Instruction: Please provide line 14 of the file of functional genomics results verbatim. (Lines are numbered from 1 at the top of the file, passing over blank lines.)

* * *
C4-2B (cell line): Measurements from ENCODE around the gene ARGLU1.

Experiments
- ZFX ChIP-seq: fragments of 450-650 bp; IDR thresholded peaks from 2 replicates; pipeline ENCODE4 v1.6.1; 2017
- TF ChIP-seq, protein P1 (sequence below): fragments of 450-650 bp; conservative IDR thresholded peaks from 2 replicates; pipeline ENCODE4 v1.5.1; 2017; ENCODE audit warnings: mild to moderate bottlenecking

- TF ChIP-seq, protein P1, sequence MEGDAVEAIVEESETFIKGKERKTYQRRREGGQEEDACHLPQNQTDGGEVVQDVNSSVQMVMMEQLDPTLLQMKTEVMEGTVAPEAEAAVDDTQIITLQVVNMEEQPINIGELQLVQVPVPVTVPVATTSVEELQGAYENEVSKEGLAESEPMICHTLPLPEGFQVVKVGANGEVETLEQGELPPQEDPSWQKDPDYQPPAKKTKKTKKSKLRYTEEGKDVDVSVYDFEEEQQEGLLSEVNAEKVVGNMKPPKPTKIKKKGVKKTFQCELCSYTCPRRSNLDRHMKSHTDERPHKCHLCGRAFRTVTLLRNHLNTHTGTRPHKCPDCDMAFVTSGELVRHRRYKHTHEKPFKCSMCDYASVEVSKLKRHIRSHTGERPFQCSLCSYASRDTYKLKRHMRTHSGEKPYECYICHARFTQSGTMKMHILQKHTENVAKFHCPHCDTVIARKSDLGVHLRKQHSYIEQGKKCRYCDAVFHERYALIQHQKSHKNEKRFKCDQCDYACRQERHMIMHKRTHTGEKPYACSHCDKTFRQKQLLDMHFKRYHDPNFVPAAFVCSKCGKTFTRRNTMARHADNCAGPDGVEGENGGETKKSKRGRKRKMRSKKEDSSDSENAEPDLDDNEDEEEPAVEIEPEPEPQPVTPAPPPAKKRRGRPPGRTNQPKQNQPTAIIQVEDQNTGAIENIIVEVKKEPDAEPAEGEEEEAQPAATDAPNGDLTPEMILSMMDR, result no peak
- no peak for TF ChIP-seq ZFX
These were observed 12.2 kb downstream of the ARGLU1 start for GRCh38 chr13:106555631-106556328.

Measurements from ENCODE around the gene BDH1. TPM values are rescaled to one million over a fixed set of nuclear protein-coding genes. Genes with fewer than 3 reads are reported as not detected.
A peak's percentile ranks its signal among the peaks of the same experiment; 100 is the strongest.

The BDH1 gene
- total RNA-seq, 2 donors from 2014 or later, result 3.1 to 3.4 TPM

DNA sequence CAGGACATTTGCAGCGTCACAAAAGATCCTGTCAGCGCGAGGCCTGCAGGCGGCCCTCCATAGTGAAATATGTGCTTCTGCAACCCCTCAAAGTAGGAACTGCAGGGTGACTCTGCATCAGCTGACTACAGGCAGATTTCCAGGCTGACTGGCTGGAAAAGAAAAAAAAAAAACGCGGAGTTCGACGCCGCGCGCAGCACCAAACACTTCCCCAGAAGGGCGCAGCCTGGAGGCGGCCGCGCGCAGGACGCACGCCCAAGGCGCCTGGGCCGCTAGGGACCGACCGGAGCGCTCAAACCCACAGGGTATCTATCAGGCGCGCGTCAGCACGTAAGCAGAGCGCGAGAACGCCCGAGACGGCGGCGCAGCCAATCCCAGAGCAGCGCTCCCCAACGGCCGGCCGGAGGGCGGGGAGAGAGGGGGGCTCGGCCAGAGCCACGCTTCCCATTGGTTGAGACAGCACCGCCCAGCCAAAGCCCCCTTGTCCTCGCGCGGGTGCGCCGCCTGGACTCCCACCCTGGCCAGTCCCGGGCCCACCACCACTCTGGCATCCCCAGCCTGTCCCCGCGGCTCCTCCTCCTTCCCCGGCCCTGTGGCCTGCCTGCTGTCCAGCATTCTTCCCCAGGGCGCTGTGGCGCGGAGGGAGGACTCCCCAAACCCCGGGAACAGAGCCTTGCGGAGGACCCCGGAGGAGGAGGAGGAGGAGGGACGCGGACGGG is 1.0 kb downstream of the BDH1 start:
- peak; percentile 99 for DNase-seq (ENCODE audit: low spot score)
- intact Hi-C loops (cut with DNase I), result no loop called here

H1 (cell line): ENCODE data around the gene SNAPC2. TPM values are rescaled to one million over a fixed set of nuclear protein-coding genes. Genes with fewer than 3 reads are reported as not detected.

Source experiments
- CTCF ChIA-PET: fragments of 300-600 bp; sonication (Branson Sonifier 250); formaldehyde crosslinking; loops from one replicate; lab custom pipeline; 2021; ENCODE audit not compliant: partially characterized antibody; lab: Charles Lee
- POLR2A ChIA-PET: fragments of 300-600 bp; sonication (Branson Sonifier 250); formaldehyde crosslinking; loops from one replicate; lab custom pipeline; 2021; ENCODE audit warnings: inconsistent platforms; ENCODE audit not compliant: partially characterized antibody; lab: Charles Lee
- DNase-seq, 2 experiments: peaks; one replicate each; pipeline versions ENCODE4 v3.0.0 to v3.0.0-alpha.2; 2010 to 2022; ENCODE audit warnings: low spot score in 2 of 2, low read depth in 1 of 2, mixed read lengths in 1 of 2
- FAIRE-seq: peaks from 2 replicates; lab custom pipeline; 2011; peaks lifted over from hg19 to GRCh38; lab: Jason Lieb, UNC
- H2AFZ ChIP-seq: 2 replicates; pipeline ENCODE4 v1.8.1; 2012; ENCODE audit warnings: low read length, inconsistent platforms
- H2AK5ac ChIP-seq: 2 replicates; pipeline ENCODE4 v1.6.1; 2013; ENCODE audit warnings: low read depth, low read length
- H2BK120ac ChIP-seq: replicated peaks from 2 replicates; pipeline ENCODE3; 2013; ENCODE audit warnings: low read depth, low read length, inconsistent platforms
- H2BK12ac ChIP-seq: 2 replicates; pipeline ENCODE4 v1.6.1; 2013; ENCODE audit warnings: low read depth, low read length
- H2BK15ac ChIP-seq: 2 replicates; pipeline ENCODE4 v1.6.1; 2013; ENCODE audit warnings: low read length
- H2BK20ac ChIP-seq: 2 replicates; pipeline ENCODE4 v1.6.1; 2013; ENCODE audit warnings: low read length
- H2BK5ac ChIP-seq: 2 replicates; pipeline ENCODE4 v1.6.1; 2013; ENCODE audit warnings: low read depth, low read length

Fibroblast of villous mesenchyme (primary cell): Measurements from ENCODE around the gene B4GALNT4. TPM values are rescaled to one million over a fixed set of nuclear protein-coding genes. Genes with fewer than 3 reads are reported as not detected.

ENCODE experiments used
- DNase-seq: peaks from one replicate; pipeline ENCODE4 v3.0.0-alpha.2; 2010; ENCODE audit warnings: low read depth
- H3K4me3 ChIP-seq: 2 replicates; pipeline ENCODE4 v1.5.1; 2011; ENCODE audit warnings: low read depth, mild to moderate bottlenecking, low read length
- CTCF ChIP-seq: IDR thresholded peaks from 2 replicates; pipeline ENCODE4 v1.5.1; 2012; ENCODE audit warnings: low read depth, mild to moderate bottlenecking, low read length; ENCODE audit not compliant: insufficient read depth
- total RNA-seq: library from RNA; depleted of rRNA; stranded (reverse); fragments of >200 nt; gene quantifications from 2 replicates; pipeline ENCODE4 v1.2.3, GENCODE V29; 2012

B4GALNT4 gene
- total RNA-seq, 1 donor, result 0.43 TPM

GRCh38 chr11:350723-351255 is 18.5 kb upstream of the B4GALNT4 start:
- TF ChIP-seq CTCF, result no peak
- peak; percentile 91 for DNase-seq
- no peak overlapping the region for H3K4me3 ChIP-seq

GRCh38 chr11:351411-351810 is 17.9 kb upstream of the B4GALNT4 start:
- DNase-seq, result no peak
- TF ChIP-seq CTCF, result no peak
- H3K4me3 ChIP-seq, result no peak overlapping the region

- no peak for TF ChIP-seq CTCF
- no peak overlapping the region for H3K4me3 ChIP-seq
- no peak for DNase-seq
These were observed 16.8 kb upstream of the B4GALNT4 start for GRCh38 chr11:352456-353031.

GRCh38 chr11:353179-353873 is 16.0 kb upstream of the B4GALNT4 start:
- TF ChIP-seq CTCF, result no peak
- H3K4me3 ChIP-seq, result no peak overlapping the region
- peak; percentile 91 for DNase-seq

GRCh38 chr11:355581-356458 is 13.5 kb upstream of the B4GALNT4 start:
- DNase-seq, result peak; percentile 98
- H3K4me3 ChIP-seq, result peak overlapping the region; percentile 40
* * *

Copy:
- intact Hi-C loops (cut with DNase I), result no loop called here